Wadhurst Dramatic Club presented
music and lyrics Bill Francoeur
book adapted by Rebecca Ryland
Wadhurst Commemoration Hall
reviewed on Friday 25th January 2019
Director/Choreographer: Kay Sasada
Musical Director: Veronika Reeves
A warm hospitable welcome from Jan F of H and her team on a ‘special night’ performance of ‘Bah Humbug’ the celebration of a special birthday of whiz of all things technical – John Bush’s 80th and in fact the exact number of shows with the Club he’s actively been involved with! An amazing achievement – so with thanks and love, glasses were raised, cards and pressies presented together with a photographic display and two beautiful birthday cakes and HB sung. Then another birthday wish and song went to Stage Hand Joe Madden too.
A rather attractive programme was produced on good quality firm card, with a silhouetted Scrooge in top hat, carrying a cane, in a snow-covered, tree lined scene. Such a pity with a well presented interior, the NODA crest outside had no wording beneath, or the alternative logo together with ‘inspired by amateur theatre’, criteria for our Programme competition! However, this is not the requirement for posters, so if you can save 5 posters, I can forward them for next year’s judging.
Lamplighter Merlin Beedell, warmly attired opened lighting, a street scene with cast entering up the two ramps, mingling with the young waifs. Behind – the open set was split into Scrooge’s sitting room and bedroom with walls painted green and maroon, candle wall lights – a room divider, a bed and a lit fire, mantle shelf displaying a clock and a single candle, clothes hooks on the wall. The sitting room contained a semi-circular desk set with quill pen for Beth at her ledgers. Set at an angle was a smart front door with knocker. Either side flats detailed two shop frontages one a Toy Shop, the other The Ironmongers, both very colourful, another great contribution from Colin and Nance Hand. With addition of small table, chair and benches with use of good props – cider jug, tankards etc. cameo scenes in the Cratchit household were placed. The same position used for the cameo of Nanny and a young Scrooge dressing a small Christmas tree too.
OK it’s January but in theatre we can be whenever we want, so it’s Christmas Eve, an old fashioned chilly Dickensian setting, lamp lights flickering and candles aflame. Elegant gowns and bonnets, gents in toppers, Christmas carolling, general good cheer, rich, poor, the charity collectors, the street vendor then there’s wealthy in money, miser Ebenezer Scrooge with a niece who warmly invites him to share their festivities, and the struggling Cratchit’s with their hopes. The familiar tale of ghostly visitations from his old partner Marley clanking in chains with a warning, as the clock strikes, further apparitions appear from Christmas Past, Present and Future. After a frightening lesson, Scrooge the mean becomes Scrooge the benevolent, joins his family, makes peace with the world with Tiny Tim the cripple boy and memories of his dead sister Fanny melting his heart.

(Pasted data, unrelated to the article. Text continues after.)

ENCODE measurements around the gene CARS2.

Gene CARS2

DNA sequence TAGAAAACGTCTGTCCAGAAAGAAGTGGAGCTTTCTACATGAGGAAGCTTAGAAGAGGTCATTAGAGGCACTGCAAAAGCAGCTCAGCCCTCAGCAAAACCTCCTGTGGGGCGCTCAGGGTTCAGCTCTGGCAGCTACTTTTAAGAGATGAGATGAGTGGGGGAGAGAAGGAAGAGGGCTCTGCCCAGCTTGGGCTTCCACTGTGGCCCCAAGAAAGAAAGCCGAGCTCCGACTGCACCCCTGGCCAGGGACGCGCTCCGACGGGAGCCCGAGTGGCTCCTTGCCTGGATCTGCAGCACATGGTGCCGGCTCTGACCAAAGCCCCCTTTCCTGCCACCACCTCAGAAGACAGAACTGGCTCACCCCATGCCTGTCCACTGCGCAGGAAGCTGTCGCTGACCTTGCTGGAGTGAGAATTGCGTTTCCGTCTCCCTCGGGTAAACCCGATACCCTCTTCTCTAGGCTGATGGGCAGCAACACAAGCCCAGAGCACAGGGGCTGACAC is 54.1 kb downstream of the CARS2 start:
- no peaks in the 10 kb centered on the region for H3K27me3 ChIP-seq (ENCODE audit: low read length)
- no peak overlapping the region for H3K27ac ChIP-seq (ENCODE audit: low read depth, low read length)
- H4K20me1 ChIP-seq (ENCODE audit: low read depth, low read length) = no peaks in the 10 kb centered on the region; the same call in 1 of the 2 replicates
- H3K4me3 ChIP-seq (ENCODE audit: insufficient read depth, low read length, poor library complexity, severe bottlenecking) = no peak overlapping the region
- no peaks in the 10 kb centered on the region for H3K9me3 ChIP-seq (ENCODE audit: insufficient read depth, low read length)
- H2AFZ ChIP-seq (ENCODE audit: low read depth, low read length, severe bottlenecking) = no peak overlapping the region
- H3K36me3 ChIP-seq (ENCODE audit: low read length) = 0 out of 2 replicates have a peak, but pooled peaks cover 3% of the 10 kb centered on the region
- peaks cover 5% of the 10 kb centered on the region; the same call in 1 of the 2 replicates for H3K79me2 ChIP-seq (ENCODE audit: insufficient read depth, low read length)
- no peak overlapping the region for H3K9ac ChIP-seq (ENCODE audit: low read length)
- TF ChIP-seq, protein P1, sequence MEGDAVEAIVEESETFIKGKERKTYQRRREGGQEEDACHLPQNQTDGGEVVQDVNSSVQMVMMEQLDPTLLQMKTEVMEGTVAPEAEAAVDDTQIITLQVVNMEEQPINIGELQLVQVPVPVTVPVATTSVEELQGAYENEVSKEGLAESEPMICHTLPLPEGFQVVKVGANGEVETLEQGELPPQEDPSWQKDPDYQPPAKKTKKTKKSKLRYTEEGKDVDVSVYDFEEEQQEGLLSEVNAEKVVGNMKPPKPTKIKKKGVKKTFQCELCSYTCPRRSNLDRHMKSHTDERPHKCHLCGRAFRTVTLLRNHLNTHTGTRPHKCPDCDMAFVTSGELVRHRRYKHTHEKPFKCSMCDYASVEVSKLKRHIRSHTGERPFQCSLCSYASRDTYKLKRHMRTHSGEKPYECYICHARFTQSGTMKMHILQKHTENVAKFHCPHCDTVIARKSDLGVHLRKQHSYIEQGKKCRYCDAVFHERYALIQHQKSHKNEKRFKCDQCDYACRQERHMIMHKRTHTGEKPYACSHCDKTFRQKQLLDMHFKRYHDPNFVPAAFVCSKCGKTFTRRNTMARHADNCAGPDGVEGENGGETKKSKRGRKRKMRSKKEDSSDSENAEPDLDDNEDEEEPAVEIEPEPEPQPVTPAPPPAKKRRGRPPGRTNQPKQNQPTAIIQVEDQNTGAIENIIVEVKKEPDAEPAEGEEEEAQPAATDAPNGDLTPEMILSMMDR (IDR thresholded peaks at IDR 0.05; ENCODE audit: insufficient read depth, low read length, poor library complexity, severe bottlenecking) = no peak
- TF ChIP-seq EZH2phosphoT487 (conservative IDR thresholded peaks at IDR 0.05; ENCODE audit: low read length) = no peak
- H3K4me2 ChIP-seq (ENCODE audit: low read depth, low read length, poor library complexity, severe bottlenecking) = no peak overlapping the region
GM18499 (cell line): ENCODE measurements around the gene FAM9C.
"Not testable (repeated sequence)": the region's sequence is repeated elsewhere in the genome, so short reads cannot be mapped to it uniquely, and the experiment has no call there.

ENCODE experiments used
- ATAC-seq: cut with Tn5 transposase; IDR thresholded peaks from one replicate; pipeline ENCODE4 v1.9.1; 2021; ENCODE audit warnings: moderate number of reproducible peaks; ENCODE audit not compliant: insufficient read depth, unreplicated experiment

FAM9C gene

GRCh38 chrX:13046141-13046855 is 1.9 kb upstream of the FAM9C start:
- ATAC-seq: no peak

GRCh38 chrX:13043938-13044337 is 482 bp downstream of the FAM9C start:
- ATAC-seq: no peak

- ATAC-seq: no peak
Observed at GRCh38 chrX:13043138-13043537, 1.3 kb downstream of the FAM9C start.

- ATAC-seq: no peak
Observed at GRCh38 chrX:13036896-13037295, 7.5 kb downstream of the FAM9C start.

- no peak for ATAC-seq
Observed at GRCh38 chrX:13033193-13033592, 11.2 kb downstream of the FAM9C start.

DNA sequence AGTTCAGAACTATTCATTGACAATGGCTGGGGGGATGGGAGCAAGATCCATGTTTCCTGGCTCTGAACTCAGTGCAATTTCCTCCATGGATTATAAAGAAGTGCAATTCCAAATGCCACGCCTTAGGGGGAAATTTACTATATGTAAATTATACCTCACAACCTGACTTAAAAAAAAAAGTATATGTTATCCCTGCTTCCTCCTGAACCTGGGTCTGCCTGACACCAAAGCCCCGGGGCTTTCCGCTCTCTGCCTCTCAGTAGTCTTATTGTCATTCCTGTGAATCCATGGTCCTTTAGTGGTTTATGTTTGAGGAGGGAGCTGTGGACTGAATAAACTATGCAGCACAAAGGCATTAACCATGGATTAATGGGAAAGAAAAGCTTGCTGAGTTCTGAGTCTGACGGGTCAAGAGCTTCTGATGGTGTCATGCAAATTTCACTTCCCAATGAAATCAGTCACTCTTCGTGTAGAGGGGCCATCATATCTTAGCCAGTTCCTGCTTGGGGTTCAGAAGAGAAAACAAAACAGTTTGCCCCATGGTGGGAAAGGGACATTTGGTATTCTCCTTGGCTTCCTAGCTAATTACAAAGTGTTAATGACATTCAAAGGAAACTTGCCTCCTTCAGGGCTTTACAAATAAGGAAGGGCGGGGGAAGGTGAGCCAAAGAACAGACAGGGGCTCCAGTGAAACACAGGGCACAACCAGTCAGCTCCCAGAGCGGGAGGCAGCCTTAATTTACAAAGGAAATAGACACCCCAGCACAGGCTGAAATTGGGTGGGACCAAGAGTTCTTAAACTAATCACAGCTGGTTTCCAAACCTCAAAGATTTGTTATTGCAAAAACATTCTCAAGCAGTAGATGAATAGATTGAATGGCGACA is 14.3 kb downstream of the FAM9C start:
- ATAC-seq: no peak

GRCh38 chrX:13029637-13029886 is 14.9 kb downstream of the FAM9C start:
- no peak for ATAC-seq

Recorded back tracks were just at the right level and coordinated well with the singers. With catchy tunes, MD Veronika, doubling as SM put the cast through their paces with familiar ensemble carols, some lovely solos, harmonizing duets and bright singalong chorus numbers. With Kay’s imaginative cast entrances, placings and choreographed movement through the hall and stage action was slick with sound of both script and song lyrics strong. The use of special effects with lighting on walls, backdrops, head dresses etc. use of dry ice all most atmospheric. Outstanding chorus numbers included ‘Chains’ led by Catherine Whitehead as Marley’s Ghost, Alison and Jon Bolland with ‘Dead and Buried’ with Katie Ann Driver as a very sparkling Christmas Present singing ‘Fiddle de di, Life was meant to be’. James Edwards appeared as if an Arabian Nights genie, wearing a head wreath of coloured lights and doubled as ensemble too. An uplifting ‘It’s Christmas’ finale.
The whole company was particularly well-costumed with thanks to neighbouring societies for loans, plus input from the Wardrobe team Jill Haskell, Penny Bones and Gill Gordon Williams. Stunning colours for ladies’ gowns, children breeches, waif caps, the green and yellow of the fantasy scene, added sparkles, ribbons, green and white tights, gloves etc. Changes of Scrooge from smart day attire into white nightshirt and cap, slippers with pompoms, elaborate waistcoat and smoking jacket. Men most elegant. Marley looked sinister in her dark tattered garb, high hat and chains and the hooded souls threading their chains, perfect. Cloaks, masks, hair and makeup first class.
Playing opposite Mike Reeves, a convincing ‘Bah Humbug’ Scrooge, credit goes to Alison Bolland who portrayed a gentle Beth, striving for her lovely family confidently played by young Tom Madden, Maddie Valli, Esme Spink, Lauren Perry and especially Tiny Tim delightfully played by Olivia Drewe, singing a beautiful ‘God Bless Us Everyone’. Annamay Porter Reed played Fran – a niece with a real concern for her Uncle with Lauren Perry appeared as a beloved lost sister, with young Chloe McCarthur as the Young Ebenezer.Very strong ensemble and cameo support throughout. Altogether a musical festive piece with meaning, well executed.
A précis of this Review will be posted on the NODA website shortly.